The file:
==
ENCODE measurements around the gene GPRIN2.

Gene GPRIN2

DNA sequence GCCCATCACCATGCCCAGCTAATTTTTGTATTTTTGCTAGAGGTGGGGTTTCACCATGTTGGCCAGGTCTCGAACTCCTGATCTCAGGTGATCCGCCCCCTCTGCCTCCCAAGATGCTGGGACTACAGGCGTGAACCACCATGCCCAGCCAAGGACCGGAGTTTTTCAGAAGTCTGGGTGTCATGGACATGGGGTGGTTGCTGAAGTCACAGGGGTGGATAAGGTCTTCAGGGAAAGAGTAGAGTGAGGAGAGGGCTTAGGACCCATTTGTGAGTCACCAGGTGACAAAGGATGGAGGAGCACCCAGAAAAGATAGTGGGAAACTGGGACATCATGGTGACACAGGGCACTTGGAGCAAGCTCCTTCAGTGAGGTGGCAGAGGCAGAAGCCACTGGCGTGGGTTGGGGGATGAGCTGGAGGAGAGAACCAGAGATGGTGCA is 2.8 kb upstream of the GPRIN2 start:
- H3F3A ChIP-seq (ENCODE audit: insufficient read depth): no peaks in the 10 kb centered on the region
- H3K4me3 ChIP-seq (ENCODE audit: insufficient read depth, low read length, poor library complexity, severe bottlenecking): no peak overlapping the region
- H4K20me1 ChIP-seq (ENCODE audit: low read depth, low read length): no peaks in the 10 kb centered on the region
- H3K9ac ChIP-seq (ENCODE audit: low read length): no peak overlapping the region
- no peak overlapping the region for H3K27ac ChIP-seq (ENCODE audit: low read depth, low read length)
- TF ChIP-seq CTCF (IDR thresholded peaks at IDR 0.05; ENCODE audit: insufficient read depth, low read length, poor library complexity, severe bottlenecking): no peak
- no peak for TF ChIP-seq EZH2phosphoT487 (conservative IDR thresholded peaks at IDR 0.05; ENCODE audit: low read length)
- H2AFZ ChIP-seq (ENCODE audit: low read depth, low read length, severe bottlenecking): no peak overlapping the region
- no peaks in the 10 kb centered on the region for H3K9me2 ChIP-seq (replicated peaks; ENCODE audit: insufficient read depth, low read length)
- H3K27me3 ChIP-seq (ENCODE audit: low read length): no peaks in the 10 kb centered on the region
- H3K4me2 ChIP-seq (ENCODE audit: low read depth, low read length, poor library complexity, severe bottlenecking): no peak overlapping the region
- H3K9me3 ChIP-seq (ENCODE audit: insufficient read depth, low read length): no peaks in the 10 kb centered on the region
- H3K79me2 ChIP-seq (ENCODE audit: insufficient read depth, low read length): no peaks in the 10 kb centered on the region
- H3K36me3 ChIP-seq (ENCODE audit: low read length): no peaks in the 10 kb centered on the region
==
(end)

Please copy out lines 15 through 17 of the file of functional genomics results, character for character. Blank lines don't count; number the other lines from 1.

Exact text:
- H3K9me3 ChIP-seq (ENCODE audit: insufficient read depth, low read length): no peaks in the 10 kb centered on the region
- H3K79me2 ChIP-seq (ENCODE audit: insufficient read depth, low read length): no peaks in the 10 kb centered on the region
- H3K36me3 ChIP-seq (ENCODE audit: low read length): no peaks in the 10 kb centered on the region